• An electric motor running at higher speed yet producing less torque allows the size of MG2 to be reduced. The result is more power, with essentially the same size and weight of the previous unit!

 Cutaway detail of the P310 transaxle showing the details of the "compound gear", the front planetary "power split device" and the rear planetary "reduction gear". The field windings of MG1 (to the left of the compound gear) and MG2 (on the right of the compound gear) are also visible. NAFTC File Photo

Battery voltage and operating voltage are also both increased in this design. The battery now operates at 288V (an increase of about 80V) and maximum voltage utilized by MG2 now stands at 650V, in increase of 150 volts (30%) over the first generation design. The 288V direct current (DC) battery voltage is converted to alternating current (AC) and inverted up to 650V as needed by the vehicle. These functions are all accomplished by the motor controller which is mounted atop the transaxle unit.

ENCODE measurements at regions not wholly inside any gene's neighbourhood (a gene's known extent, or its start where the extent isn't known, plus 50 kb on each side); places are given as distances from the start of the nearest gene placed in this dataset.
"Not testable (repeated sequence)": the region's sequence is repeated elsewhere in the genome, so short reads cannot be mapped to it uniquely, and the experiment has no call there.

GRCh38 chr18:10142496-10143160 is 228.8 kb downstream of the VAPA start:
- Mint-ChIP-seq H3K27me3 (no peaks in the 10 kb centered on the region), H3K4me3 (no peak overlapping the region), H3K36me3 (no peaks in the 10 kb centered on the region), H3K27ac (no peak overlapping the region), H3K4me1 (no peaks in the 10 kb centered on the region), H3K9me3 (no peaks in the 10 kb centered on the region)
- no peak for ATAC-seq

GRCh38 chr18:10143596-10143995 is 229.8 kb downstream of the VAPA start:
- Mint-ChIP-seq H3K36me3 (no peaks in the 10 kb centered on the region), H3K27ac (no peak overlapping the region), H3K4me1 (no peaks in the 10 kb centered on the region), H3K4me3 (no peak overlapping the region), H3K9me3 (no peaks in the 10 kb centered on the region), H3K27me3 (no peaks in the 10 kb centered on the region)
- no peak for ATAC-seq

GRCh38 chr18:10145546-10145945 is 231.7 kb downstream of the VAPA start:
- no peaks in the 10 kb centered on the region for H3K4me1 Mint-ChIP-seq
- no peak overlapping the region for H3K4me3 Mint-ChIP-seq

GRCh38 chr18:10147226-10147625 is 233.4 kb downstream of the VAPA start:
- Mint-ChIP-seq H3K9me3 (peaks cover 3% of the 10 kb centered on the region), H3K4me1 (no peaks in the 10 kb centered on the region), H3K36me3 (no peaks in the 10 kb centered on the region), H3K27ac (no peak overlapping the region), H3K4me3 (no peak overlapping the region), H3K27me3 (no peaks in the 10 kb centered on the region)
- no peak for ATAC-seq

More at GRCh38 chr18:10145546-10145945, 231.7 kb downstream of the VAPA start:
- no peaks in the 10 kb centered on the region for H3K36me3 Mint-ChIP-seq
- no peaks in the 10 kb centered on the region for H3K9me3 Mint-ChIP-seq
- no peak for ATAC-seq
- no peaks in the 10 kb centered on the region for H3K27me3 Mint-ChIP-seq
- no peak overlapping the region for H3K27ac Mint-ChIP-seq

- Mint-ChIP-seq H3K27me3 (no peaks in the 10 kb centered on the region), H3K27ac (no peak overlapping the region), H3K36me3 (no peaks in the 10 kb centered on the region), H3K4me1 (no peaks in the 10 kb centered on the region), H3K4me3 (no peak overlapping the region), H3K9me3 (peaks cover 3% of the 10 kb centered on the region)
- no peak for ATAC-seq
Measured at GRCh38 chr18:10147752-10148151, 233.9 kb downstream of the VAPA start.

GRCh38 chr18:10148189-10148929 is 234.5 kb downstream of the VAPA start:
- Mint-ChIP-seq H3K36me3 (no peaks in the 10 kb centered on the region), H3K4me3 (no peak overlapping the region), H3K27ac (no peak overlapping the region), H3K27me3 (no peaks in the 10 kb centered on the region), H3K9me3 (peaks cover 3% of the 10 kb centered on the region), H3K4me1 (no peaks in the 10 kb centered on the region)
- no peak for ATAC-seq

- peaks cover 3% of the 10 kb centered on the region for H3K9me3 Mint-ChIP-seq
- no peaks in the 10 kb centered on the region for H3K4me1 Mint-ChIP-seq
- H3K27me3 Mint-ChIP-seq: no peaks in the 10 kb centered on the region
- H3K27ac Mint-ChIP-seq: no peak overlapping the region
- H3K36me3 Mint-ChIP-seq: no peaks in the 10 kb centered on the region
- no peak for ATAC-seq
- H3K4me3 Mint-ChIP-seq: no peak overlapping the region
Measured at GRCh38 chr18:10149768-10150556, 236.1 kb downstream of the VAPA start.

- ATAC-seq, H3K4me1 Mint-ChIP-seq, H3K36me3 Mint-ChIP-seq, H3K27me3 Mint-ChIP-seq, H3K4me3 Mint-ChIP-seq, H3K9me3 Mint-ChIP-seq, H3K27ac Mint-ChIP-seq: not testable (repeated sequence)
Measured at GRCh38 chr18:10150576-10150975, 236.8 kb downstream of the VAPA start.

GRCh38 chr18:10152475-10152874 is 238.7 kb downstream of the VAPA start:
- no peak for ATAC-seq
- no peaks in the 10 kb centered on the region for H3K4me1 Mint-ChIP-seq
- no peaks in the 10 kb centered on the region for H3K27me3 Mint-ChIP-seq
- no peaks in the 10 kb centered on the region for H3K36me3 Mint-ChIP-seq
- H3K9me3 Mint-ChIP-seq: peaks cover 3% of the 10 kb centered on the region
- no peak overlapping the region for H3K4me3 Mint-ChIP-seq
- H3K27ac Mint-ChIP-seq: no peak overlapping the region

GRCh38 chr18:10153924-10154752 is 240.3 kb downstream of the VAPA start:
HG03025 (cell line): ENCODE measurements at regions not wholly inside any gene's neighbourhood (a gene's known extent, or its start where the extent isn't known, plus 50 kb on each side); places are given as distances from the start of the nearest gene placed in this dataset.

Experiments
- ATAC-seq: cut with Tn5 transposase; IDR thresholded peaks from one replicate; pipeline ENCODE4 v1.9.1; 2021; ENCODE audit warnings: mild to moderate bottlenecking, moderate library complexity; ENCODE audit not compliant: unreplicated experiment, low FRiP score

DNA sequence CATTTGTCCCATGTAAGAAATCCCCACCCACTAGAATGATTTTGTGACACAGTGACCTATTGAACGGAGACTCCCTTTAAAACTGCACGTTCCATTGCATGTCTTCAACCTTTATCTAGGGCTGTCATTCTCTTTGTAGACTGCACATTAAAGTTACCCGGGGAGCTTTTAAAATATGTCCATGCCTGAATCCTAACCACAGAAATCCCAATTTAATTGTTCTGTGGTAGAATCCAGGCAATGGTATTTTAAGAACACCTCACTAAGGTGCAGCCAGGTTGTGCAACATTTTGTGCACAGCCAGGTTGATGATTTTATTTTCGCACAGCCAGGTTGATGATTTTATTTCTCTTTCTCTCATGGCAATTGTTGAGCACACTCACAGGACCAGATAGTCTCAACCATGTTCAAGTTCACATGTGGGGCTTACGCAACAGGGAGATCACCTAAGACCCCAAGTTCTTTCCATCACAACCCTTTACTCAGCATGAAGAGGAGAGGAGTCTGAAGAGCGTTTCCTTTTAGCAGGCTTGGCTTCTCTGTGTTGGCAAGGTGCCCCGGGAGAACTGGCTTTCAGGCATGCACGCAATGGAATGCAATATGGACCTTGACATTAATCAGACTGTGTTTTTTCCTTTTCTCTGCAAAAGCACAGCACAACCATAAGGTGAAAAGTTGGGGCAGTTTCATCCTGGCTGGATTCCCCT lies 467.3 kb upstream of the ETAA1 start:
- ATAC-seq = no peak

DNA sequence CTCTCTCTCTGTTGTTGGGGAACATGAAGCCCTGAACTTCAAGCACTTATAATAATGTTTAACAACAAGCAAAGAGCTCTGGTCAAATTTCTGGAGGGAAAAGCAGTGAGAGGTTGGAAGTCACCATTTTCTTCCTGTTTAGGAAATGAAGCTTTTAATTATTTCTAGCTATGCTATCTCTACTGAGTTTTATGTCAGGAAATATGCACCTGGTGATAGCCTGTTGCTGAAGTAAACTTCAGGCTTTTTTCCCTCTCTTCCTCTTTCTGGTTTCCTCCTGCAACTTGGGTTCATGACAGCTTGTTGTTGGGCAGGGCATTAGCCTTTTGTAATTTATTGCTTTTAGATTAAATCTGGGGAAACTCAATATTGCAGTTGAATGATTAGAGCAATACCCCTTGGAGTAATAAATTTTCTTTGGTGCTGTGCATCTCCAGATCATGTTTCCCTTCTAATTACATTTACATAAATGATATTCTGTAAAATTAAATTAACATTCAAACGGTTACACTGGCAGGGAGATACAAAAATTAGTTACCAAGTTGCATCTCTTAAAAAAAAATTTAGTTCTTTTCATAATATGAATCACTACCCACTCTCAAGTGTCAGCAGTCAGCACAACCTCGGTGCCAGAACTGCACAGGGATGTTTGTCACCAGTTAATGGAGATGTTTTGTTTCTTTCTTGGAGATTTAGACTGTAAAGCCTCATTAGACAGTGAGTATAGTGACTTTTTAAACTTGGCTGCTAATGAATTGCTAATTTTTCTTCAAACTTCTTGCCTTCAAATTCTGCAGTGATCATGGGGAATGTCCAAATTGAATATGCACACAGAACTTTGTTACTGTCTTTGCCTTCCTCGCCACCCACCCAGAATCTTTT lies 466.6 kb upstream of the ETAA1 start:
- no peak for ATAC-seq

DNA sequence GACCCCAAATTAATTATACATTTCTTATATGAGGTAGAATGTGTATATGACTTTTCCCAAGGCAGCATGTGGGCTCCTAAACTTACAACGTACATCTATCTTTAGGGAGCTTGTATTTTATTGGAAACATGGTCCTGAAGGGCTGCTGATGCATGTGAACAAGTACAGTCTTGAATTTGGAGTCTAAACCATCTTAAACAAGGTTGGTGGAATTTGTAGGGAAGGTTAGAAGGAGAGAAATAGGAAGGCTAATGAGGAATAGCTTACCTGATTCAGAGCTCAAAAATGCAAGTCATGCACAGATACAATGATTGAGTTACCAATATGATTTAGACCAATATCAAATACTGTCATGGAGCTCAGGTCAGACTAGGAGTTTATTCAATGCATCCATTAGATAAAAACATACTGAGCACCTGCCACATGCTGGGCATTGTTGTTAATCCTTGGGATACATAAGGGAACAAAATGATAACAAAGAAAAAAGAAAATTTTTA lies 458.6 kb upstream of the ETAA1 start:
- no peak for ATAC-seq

Cutaway view of the entire highlander drive train, including a view of the V-6 engine. NAFTC File Photo

Toyota and Lexus now have a much more efficient hybrid transaxle that can be sized to handle its entire range of passenger vehicles, This new unit is also more efficient and powerful than the hybrid transaxle used in the only other hybrid SUV, the Ford Escape. I expect to see this new generation unit replacing the original design within the near future.

For more information on hybrid technology, or one of our other training topics, please visit our website: The NAFTC has training courses and workshops covering every facet of alternative fuels and advanced technology vehicles.

The content & opinions in this article are the author’s and do not necessarily represent the views of AltEnergyMag